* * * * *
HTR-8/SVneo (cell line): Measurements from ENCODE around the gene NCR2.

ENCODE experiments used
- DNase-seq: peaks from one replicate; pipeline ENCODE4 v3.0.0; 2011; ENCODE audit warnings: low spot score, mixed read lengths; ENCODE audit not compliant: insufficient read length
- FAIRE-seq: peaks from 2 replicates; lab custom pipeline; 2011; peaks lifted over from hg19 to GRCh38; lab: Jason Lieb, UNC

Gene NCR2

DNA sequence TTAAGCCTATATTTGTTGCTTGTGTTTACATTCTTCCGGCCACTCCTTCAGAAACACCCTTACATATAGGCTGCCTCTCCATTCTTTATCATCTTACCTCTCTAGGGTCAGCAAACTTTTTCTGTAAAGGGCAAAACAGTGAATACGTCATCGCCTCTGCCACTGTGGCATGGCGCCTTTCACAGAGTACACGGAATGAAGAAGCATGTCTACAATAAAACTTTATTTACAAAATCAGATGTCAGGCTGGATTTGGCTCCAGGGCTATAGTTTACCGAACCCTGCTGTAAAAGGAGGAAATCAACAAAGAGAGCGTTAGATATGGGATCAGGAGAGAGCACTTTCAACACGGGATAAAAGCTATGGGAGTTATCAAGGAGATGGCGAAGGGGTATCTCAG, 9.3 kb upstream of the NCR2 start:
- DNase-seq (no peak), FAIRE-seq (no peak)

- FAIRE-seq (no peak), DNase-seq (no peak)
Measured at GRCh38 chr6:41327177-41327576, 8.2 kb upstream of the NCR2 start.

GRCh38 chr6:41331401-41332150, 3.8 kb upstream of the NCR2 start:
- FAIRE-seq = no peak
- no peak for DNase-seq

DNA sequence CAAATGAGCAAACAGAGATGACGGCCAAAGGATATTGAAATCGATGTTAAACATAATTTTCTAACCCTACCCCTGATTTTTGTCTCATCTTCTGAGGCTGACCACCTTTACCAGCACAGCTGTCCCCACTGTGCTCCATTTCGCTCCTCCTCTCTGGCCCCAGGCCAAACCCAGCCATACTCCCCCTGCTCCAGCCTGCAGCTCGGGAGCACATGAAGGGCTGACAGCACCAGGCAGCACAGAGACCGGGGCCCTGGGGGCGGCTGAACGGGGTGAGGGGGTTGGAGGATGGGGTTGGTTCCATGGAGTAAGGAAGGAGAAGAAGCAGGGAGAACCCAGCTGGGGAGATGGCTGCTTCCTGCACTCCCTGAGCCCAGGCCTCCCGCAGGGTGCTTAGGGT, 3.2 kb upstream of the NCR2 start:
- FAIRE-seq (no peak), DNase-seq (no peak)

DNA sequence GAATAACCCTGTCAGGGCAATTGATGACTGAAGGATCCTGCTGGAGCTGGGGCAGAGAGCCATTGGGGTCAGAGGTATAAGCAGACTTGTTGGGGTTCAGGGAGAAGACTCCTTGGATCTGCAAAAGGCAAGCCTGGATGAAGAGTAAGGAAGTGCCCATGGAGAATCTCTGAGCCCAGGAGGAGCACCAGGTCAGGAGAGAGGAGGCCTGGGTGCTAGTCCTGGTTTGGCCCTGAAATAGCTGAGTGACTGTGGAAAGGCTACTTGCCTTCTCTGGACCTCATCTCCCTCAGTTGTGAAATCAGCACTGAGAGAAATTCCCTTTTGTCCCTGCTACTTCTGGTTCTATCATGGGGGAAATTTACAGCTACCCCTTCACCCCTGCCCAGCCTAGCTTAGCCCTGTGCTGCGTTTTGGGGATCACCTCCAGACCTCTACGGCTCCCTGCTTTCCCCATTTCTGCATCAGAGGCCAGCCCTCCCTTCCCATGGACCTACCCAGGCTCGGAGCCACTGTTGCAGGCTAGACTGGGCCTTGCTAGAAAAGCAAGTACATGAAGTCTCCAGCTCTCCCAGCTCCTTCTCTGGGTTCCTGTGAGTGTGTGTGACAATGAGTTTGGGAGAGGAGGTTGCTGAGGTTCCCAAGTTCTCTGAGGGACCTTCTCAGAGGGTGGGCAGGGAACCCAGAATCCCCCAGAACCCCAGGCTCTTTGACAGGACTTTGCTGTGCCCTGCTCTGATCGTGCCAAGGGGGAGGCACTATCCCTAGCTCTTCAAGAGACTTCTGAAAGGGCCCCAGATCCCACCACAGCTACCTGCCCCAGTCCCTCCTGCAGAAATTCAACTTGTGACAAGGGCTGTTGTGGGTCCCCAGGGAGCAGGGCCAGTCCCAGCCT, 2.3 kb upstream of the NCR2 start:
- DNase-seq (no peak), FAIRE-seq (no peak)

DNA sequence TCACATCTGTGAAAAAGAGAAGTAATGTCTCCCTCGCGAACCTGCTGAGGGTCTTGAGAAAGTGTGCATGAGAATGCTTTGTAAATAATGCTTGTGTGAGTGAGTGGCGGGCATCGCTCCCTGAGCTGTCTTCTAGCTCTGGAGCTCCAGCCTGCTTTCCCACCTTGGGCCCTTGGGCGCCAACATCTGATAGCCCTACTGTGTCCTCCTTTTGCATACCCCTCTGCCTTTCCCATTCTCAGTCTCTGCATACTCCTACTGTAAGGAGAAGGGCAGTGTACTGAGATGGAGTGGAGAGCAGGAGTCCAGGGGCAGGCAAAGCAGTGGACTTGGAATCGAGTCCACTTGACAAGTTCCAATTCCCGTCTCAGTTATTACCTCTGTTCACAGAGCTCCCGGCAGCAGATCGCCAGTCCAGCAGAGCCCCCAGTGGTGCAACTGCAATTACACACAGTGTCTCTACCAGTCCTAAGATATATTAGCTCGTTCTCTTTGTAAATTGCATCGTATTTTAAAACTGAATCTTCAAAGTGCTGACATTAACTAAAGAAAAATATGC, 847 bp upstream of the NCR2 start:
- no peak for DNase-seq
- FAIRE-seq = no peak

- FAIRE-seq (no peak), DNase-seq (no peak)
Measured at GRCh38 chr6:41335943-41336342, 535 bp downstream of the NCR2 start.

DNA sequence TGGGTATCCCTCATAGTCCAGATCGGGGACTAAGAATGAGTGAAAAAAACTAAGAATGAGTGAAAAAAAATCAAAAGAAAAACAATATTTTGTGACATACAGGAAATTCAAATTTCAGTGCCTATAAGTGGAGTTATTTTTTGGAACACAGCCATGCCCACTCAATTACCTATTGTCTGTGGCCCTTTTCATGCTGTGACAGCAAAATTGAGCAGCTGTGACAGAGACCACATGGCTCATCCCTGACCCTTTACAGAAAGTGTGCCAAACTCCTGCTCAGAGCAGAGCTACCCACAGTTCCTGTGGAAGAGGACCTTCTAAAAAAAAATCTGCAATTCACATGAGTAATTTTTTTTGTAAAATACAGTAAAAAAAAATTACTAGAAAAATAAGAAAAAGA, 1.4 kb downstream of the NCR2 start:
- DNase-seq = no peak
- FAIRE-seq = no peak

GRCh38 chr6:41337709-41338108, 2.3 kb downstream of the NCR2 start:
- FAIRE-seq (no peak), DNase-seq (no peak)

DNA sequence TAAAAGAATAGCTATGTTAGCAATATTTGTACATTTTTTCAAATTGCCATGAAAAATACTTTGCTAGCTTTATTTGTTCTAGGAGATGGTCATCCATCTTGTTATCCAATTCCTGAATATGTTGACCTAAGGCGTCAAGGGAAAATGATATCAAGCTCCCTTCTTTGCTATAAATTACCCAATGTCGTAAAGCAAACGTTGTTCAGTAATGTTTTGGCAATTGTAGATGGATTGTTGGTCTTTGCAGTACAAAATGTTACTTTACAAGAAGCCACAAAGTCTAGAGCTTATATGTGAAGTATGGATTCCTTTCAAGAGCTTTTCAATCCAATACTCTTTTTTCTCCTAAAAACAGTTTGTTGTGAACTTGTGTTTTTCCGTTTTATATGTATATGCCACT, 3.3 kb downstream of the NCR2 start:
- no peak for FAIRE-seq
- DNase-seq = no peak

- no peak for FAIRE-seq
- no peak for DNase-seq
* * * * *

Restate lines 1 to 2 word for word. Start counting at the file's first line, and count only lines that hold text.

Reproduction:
HTR-8/SVneo (cell line): Measurements from ENCODE around the gene NCR2.

ENCODE experiments used